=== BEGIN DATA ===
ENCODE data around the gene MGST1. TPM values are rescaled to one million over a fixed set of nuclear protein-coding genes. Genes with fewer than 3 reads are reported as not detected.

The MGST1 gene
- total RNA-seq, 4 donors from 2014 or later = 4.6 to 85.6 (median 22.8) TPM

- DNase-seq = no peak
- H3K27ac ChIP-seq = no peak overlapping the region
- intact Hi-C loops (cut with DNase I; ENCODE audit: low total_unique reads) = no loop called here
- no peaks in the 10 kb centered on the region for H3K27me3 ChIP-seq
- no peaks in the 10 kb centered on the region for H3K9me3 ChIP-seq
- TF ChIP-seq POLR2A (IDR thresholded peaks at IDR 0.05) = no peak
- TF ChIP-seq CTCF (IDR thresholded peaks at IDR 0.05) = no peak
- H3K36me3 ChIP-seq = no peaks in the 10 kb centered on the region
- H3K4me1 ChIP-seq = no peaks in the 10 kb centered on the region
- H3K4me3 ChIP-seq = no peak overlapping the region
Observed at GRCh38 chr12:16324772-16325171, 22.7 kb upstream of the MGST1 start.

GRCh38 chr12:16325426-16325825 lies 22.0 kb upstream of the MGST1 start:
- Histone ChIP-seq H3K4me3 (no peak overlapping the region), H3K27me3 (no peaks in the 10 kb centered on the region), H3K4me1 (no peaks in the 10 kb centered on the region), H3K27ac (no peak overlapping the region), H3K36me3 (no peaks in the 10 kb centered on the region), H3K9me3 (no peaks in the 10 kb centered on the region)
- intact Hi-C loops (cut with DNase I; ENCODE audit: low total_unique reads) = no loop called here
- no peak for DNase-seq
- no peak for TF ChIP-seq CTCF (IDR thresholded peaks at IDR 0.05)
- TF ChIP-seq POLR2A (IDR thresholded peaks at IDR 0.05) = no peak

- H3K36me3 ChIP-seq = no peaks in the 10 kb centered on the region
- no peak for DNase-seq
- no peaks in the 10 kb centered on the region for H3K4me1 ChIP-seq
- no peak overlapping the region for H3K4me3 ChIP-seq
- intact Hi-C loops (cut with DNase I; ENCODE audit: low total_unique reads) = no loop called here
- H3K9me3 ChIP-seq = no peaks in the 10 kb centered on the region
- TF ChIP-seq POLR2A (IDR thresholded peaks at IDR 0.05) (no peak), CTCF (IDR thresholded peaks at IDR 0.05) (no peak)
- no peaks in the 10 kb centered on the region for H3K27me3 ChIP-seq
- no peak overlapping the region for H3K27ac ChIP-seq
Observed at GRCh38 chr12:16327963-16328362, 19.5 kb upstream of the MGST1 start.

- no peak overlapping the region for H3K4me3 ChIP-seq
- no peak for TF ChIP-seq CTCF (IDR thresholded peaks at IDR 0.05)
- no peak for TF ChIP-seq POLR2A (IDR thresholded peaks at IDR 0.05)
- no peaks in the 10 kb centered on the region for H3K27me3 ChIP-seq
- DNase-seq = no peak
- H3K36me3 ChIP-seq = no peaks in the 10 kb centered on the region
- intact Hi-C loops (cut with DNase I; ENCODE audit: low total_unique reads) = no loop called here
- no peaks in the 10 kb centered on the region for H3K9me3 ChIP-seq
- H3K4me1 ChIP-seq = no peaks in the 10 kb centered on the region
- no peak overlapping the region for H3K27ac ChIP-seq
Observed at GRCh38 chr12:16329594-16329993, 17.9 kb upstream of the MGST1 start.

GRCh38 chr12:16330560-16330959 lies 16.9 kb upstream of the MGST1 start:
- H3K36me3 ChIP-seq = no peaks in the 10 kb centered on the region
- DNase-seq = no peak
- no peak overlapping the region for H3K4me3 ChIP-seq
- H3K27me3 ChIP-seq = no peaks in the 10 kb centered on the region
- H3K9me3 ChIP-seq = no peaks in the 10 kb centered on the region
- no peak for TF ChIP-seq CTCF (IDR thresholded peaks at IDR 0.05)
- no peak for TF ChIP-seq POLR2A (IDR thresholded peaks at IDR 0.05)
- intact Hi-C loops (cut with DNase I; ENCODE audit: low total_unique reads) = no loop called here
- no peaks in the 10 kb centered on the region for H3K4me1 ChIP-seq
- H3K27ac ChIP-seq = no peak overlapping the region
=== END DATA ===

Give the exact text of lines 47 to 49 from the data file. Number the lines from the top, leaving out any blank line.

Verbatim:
- H3K9me3 ChIP-seq = no peaks in the 10 kb centered on the region
- no peak for TF ChIP-seq CTCF (IDR thresholded peaks at IDR 0.05)
- no peak for TF ChIP-seq POLR2A (IDR thresholded peaks at IDR 0.05)